UCB, a developer of medicines for people suffering from severe immune and central nervous system diseases, has shown outstanding results in its latest Phase IIb trial of bimekizumab.
Results presented at the 76th American Academy of Dermatology (AAD) annual meeting in San Diego, California, US showed that the interleukin 17 (IL-17) inhibitor bimekizumab has the capacity to significantly clear psoriatic plaques in moderate to severe patients treated with 320mg of the drug. GlobalData believes that the novel targeting approach of bimekuzimab differentiates it from current treatments for plaque psoriasis, giving it the potential to carve a niche for itself in the crowded disease market.
Bimekizumab is a humanized monoclonal immunoglobulin G (IgG1) antibody that neutralizes the actions of the pro-inflammatory cytokines interleukin (IL)-17A and IL-17F. Both IL-17A and IL-17F have overlapping pro-inflammatory functions and work with other inflammatory mediators to drive chronic inflammation in psoriasis. Plaque psoriasis occurs in 80–90% of psoriatic patients, and involves the development of visible plaques on the skin that are dry, scaly and red/silvery, which can be painful and itchy. Typical treatments include topical creams and systemic biologics, which relieve itchiness and reduce inflammation.
A total of 250 patients were enrolled onto the study and received bimekizumab subcutaneously. Patients were randomised (1:1:1:1:1:1) and were administered 64mg, 160mg, 160mg with a 320mg loading dose, 320mg, 480mg, or placebo every four weeks for a total of 12 weeks. The primary endpoint of the study was a 90% or more reduction in Psoriasis Area Severity Index (PASI90) at 12 weeks post-treatment. Secondary endpoints such as safety were also assessed. The results from the Phase IIb study show that around 60% of the participants on the study treated with the 320mg dose of the drug had complete clearance of plaques compared to placebo-treated patients (p<0.0002). Furthermore, more than 75% of the participants of the 320mg dose arm had 90% clearance of plaques (p<0.0001).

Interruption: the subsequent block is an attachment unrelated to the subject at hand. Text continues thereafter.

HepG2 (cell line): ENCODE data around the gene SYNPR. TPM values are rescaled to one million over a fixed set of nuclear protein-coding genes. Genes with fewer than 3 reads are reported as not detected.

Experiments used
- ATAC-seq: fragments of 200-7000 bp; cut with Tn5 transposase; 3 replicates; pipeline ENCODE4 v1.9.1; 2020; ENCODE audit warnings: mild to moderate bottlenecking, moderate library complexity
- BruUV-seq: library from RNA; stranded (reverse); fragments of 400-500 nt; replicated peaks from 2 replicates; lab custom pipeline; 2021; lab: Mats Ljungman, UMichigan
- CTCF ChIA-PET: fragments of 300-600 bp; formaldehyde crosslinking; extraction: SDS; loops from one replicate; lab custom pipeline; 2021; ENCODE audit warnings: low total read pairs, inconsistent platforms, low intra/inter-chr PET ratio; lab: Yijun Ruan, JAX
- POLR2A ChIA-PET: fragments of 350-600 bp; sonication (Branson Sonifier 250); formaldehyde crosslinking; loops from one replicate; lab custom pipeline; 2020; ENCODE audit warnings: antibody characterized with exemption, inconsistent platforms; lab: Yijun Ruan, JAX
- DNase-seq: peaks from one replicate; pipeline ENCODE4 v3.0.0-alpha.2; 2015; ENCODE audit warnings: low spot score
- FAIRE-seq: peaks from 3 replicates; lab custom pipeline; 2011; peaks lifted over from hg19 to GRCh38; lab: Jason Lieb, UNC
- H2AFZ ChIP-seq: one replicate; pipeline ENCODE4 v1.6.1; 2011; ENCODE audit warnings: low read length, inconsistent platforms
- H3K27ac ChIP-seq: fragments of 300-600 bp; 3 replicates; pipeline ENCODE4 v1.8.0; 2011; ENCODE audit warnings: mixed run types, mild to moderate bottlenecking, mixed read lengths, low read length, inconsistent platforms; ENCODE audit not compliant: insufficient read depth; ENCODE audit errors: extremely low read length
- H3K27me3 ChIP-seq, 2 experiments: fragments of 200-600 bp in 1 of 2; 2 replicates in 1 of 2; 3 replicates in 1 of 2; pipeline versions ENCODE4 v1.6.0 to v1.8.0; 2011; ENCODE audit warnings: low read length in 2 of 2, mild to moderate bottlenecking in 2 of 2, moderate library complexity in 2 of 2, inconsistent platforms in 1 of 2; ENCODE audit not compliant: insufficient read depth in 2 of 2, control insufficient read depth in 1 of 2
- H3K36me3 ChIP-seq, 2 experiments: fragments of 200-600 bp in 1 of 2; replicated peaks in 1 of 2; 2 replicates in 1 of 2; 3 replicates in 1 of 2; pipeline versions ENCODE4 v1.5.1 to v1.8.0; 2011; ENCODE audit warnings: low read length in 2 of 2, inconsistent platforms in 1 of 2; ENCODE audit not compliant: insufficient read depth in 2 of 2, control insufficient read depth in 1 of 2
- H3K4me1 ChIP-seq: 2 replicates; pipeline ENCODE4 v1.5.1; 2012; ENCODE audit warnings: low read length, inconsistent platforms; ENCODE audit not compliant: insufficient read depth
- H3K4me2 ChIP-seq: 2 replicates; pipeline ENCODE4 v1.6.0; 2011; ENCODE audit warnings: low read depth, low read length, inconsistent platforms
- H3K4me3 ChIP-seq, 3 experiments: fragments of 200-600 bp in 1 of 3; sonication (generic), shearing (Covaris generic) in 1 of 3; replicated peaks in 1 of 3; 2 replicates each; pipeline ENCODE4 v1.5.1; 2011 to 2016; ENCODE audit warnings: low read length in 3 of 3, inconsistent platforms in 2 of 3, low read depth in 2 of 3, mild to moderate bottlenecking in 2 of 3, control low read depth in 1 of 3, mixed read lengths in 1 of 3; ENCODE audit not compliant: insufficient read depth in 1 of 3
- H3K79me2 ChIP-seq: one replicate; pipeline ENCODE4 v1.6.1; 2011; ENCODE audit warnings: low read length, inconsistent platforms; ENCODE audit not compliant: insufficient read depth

Overall, UCB has shown promising results through this Phase IIb study and can therefore offer a strong alternative for treating psoriasis compared to current treatments. At present, there are a number of IL-17A targeted drugs that are marketed, such as Novartis’ Cosentyx (secukinumab) and Eli Lilly’s Taltz (ixekizumab). However, GlobalData believes that UCB’s novel approach of specifically targeting both IL-17A and IL-17F could provide a better alternative, and could propel the company’s position within the psoriasis market.
GlobalData (2016). PharmaPoint: Psoriasis – Global Drug Forecast and Market Analysis to 2024, April 2016, GDHC119PIDR.
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